This post is an unedited excerpt from Robert Cialdini’s fifth edition (2009) of “Influence.” We’re using it to run a comment competition based on the question immediately following the excerpt. Test your knowledge of state-of-the art research on parenting methods while having some fun discussing and sharing with the Life-Parent community.
“It appears that the commitments most effective in changing a person’s self-image and future behavior are those that are active, public, and effortful. However, there is another property of effective commitment more important than the other three combined. To understand what it is, we first need to solve a pair of puzzles in the actions of Communist interrogators and college fraternity brothers.
The first puzzle comes from the refusal of fraternity chapters to allow public-service activities to be part of their initiation ceremonies. Recall Walker’s survey (1967), which reported that community projects, though frequent, were nearly always separated from the membership-induction program. Why? If an effortful commitment is what fraternities are after in their initiation rites, surely they could structure enough distasteful and strenuous civic activities for their pledges; there is plenty of exertion and unpleasantness to be found in the world of old-age-home repairs, mental-health-center yard work, and hospital bedpan duty. Besides, community-spirited endeavors of this sort would do much to improve the highly unfavorable public and media image of fraternity Hell Week rites; a survey (Phalen, 1951) showed that for every positive newspaper story concerning Hell Week, there were five negative stories. If only for public-relations reasons, then, fraternities should want to incorporate community-service efforts into their initiation practices. But they don’t.
To examine the second puzzle, we need to return to the Chinese prison camps of Korea and the political essay contests held for American captives. The Chinese wanted as many Americans as possible to enter these contests so that, in the process, they might write comments favorable to the Communist view. If, however, the idea was to attract large numbers of entrants, why were the prizes so small? A few extra cigarettes or a little fresh fruit were often all that a contest winner could expect. In the setting, even these prizes were valuable, but, still, there were much larger rewards—warm clothing, special mail privileges, increased freedom of movement in camp—that the Chinese could have used to increase the number of essay writers. Yet they specifically chose to employ the smaller rather than the larger, more motivating rewards.
Although the settings are quite different, the surveyed fraternities refused to allow civic activities into their initiation ceremonies for the same reason that the Chinese withheld large prizes in favor of less powerful inducements: They wanted the participants to own what they had done. No excuses, no ways out were allowed. A pledge who suffered through an arduous hazing could not be given the chance to believe he did so for charitable purposes. A prisoner who salted his political essay with anti-American comments could not be permitted to shrug it off as motivated by a big reward. No, the fraternity chapters and Chinese Communists were playing for keeps. It was not enough to wring commitments out of their men; those men had to be made to take inner responsibility for their actions.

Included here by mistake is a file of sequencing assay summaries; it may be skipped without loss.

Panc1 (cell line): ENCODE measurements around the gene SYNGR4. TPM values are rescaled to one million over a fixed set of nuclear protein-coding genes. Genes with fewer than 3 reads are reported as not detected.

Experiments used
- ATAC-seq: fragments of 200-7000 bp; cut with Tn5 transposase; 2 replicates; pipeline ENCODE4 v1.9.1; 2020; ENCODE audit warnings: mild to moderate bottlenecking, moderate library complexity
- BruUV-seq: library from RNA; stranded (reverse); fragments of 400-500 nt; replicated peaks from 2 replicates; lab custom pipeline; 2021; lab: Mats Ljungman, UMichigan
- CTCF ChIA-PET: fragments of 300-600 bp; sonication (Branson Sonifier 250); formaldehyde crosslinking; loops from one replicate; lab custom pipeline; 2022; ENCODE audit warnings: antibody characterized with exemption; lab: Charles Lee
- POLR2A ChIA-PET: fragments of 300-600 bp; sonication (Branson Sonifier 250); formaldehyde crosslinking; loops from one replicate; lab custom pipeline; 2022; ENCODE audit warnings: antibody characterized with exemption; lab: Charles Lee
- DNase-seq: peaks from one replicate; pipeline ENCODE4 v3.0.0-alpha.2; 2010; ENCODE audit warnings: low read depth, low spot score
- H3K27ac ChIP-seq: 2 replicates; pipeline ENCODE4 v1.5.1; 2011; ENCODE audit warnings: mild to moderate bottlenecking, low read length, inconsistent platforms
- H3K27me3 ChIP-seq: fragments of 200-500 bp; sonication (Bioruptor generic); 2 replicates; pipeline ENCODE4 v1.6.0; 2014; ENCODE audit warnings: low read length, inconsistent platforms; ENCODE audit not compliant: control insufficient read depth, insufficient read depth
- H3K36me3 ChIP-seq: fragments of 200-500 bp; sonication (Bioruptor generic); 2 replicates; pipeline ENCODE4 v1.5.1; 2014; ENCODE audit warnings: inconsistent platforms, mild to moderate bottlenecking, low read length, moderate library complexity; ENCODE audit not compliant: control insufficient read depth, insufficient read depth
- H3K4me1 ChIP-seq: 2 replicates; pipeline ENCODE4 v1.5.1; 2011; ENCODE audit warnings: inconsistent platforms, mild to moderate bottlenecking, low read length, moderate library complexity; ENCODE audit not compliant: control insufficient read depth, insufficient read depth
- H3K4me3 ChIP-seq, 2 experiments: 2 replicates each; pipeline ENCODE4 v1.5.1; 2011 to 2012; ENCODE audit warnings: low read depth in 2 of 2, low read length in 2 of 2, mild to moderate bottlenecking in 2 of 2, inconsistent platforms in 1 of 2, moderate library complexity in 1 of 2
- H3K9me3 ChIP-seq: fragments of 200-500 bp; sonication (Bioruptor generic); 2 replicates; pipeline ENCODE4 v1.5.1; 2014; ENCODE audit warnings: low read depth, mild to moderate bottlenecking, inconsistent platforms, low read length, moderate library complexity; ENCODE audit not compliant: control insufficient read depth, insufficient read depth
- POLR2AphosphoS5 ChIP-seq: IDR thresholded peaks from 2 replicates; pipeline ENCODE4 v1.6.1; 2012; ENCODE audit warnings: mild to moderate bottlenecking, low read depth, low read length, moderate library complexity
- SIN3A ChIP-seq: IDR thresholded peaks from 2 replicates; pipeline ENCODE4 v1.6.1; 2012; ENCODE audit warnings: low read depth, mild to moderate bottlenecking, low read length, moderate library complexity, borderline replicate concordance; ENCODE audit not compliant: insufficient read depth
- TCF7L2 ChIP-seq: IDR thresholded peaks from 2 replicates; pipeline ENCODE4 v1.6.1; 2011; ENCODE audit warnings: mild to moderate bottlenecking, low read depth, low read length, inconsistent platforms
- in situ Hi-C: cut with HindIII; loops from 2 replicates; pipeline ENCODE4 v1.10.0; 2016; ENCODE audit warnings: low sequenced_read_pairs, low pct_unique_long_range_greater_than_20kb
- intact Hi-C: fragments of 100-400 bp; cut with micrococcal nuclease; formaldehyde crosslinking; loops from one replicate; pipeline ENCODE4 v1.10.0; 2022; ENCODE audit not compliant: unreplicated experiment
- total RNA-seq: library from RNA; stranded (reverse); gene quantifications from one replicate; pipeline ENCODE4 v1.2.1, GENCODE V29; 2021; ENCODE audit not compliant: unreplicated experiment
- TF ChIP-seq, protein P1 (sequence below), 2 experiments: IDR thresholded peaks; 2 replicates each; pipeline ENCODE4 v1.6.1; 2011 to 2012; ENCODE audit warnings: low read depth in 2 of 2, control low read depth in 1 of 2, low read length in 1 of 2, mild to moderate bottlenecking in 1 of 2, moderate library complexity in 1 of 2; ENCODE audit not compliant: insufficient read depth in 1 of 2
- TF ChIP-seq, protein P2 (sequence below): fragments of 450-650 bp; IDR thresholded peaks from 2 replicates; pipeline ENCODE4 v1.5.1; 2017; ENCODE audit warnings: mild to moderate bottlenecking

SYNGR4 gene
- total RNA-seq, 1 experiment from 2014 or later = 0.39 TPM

Given the Chinese Communist government’s affinity for the political essay contest as a commitment device, it should come as no surprise that a wave of such contests appeared in the aftermath of the 1989 massacre in Tiannanmen Square, where pro-democracy protesters were gunned down by government soldiers. In Beijing alone, nine state-run newspapers and television stations sponsored essay competitions on the “quelling of the counterrevolutionary rebellion.” Still acting in accord with its long-standing and insightful de-emphasis of rewards for public commitments, the Beijing government left the contest prizes unspecified.
Social scientists have determined that we accept inner responsibility for a behavior when we think we have chosen to perform it in the absence of strong outside pressure. A large reward is one such external pressure. It may get us to perform certain actions, but it won’t get us to accept inner responsibility for the acts. Consequently, we won’t feel committed to them. The same is true of a strong threat; it may motivate immediate compliance, but it is unlikely to produce long-term commitment.
In fact, large material rewards may even reduce or “undermine” our inner responsibility for an act, causing a subsequent reluctance to perform it when the reward is no longer present (Deci & Ryan, 1985; Higgins, Lee, Kwon, & Trope, 1995; Lepper & Greene, 1978).
Cialdini, Robert B. (2009-08-20). Influence: Science and Practice, ePub (5th Edition) (Kindle Locations 1952-1986). Pearson HE, Inc.. Kindle Edition.
The implications of this article for resisting attempts by others to influence us, are huge. But the article can serve us well in other ways. For one, if your’e in business, we’re talking here about techniques that the world’ most successful sales personnel use. More importantly, the implications for parents are mind-boggling. Let’s see who can give us the best response to the following question:
What does Cialdini’s work tell us about the best way to build character, successful belief-systems and habits in our children? What does it overwhelmingly suggest about the culturally accepted ways in which Caribbean parents have traditionally instilled discipline?”